Purpose of review: There are over 100 serotypes of human enteroviruses, which cause a spectrum of illnesses, including meningitis, encephalitis, paralysis, myocarditis and rash. Increasing incidence of hand-foot-and-mouth disease in the Asia-Pacific region and recent outbreaks of enterovirus-associated disease, such as severe respiratory illness in the United States in 2014, highlight the threat of these viruses to human health.
Recent findings: We describe recent outbreaks of human enteroviruses and summarize knowledge gaps regarding their burden, spectrum of diseases and epidemiology.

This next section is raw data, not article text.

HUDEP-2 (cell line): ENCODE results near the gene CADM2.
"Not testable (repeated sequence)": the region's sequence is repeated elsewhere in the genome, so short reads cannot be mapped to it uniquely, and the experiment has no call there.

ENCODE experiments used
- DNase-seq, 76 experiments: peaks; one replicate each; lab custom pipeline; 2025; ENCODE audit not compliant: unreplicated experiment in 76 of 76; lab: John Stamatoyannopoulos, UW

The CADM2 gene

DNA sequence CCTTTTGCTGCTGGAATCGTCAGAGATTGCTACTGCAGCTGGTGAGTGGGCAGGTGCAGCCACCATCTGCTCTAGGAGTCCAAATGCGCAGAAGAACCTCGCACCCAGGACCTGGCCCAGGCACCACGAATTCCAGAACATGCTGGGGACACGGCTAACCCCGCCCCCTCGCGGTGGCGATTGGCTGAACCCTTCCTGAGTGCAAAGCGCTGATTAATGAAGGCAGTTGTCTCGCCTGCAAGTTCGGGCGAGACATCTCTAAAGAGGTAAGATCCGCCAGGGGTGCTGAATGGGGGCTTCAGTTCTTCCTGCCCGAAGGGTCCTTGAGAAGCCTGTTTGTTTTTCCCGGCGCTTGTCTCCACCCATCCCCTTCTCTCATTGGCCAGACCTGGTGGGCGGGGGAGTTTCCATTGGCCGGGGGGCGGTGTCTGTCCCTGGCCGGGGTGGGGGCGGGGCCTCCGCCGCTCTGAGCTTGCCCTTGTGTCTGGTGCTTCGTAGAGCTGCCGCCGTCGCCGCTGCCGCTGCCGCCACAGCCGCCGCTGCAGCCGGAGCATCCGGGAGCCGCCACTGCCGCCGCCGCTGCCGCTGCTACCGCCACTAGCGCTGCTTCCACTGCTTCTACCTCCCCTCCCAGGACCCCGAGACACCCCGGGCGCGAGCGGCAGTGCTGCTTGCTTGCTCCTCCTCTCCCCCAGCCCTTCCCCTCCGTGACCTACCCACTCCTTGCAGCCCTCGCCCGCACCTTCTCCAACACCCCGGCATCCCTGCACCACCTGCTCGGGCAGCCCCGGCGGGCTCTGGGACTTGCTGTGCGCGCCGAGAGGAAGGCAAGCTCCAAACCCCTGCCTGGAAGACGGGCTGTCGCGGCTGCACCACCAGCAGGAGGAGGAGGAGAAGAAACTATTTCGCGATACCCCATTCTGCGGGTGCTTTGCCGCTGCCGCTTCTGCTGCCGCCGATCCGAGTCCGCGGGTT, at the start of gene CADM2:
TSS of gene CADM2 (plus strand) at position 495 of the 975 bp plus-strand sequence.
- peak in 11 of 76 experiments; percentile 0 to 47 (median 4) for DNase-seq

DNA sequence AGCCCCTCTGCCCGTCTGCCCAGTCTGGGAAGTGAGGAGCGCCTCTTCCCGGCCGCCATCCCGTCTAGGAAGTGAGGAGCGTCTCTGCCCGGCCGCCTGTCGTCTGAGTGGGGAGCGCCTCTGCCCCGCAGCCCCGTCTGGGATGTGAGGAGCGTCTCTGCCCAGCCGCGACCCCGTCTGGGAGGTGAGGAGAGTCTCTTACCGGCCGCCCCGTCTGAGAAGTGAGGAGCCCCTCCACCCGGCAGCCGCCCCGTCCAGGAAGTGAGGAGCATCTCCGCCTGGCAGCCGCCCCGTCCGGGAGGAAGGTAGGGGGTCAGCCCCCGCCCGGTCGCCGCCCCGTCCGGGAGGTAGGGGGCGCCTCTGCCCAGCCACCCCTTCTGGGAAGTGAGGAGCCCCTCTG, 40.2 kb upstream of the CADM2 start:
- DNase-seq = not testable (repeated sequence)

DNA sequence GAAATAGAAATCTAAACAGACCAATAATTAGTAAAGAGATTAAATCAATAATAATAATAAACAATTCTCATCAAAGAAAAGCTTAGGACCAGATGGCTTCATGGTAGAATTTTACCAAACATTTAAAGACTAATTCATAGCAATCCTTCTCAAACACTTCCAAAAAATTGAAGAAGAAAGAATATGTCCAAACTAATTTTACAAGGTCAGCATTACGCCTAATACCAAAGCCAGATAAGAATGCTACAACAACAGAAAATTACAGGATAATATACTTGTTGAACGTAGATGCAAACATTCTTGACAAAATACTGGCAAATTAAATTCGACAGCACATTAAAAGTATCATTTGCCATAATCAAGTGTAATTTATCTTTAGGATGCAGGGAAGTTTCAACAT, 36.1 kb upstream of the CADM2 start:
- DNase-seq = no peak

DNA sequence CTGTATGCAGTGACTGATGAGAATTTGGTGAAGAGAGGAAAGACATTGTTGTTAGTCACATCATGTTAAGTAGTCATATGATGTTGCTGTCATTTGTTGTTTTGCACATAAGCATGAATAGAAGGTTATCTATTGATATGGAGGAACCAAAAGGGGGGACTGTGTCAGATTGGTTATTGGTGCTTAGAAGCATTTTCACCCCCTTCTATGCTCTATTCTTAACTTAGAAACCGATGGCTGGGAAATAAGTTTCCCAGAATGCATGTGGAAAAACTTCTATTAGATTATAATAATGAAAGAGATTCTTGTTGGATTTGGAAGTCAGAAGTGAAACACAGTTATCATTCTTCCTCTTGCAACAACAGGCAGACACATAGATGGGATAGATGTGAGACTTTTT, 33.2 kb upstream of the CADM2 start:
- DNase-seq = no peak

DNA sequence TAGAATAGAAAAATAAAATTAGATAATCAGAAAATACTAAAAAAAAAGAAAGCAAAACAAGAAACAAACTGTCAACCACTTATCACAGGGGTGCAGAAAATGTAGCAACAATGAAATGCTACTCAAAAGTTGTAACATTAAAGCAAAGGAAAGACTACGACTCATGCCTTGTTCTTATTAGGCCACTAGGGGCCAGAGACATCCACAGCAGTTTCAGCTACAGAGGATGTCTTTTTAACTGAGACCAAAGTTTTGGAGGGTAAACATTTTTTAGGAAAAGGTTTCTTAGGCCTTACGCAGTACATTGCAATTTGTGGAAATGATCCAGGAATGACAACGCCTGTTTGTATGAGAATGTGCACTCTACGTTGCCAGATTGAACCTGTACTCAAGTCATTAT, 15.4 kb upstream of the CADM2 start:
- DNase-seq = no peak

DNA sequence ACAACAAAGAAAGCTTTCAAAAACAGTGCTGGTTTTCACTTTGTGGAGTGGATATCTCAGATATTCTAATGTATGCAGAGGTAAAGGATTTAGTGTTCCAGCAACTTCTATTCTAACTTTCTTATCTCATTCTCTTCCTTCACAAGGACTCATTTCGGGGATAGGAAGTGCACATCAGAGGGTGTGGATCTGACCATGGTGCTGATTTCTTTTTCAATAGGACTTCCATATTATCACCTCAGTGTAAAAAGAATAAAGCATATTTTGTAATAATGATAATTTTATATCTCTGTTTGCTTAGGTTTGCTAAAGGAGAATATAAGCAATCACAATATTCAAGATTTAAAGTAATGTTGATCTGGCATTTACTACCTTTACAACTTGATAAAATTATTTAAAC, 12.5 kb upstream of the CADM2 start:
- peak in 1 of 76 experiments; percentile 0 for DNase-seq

Summary: Reported outbreaks of respiratory, neurological, skin and eye diseases associated with human enteroviruses have increased in frequency and size in recent years. Improved molecular diagnostics and genetic sequence analysis are beginning to reveal the complex dynamics of individual serotypes and genotypes, and their contribution to these outbreaks. However, the biological mechanisms underlying their emergence and transmission dynamics remain elusive. They are likely to involve changes in the virus, such as fitness, antigenicity, virulence or tropism, and in the human population, such as levels of sanitation and of homotypic and heterotypic immunity. Improvements in surveillance, serological surveys and detailed genetic and antigenic characterization of viral populations would help to elucidate these mechanisms. This will be important for the design of outbreak control and vaccine development strategies.